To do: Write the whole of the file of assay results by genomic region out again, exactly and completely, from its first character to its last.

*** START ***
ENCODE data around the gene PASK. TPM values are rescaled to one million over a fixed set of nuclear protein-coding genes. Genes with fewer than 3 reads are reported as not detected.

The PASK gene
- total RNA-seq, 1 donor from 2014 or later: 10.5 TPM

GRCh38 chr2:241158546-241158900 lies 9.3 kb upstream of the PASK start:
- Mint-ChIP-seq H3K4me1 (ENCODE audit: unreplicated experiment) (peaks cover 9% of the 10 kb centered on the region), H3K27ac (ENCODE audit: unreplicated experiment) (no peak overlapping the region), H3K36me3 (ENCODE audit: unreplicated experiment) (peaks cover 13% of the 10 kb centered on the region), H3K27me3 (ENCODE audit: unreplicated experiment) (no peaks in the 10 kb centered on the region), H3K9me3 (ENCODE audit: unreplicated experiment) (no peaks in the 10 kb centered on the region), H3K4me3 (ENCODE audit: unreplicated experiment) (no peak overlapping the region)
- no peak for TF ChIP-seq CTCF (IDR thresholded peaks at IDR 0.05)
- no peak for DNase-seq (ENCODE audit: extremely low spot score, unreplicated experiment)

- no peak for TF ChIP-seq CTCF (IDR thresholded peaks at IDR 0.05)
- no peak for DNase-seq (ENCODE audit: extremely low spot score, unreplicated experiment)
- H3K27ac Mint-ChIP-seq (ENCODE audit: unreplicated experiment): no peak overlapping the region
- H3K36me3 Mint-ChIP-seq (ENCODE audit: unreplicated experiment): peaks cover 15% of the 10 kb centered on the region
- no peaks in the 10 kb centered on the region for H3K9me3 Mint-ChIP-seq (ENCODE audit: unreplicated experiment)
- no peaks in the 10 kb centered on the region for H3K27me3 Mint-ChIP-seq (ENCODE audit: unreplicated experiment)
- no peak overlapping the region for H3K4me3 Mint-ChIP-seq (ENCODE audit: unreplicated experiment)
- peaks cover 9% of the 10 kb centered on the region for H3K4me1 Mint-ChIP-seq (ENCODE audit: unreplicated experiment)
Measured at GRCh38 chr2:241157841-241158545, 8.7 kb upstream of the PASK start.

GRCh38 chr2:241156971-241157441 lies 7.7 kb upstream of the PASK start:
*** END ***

ENCODE data around the gene PASK. TPM values are rescaled to one million over a fixed set of nuclear protein-coding genes. Genes with fewer than 3 reads are reported as not detected.

The PASK gene
- total RNA-seq, 1 donor from 2014 or later: 10.5 TPM

GRCh38 chr2:241158546-241158900 lies 9.3 kb upstream of the PASK start:
- Mint-ChIP-seq H3K4me1 (ENCODE audit: unreplicated experiment) (peaks cover 9% of the 10 kb centered on the region), H3K27ac (ENCODE audit: unreplicated experiment) (no peak overlapping the region), H3K36me3 (ENCODE audit: unreplicated experiment) (peaks cover 13% of the 10 kb centered on the region), H3K27me3 (ENCODE audit: unreplicated experiment) (no peaks in the 10 kb centered on the region), H3K9me3 (ENCODE audit: unreplicated experiment) (no peaks in the 10 kb centered on the region), H3K4me3 (ENCODE audit: unreplicated experiment) (no peak overlapping the region)
- no peak for TF ChIP-seq CTCF (IDR thresholded peaks at IDR 0.05)
- no peak for DNase-seq (ENCODE audit: extremely low spot score, unreplicated experiment)

- no peak for TF ChIP-seq CTCF (IDR thresholded peaks at IDR 0.05)
- no peak for DNase-seq (ENCODE audit: extremely low spot score, unreplicated experiment)
- H3K27ac Mint-ChIP-seq (ENCODE audit: unreplicated experiment): no peak overlapping the region
- H3K36me3 Mint-ChIP-seq (ENCODE audit: unreplicated experiment): peaks cover 15% of the 10 kb centered on the region
- no peaks in the 10 kb centered on the region for H3K9me3 Mint-ChIP-seq (ENCODE audit: unreplicated experiment)
- no peaks in the 10 kb centered on the region for H3K27me3 Mint-ChIP-seq (ENCODE audit: unreplicated experiment)
- no peak overlapping the region for H3K4me3 Mint-ChIP-seq (ENCODE audit: unreplicated experiment)
- peaks cover 9% of the 10 kb centered on the region for H3K4me1 Mint-ChIP-seq (ENCODE audit: unreplicated experiment)
Measured at GRCh38 chr2:241157841-241158545, 8.7 kb upstream of the PASK start.

GRCh38 chr2:241156971-241157441 lies 7.7 kb upstream of the PASK start: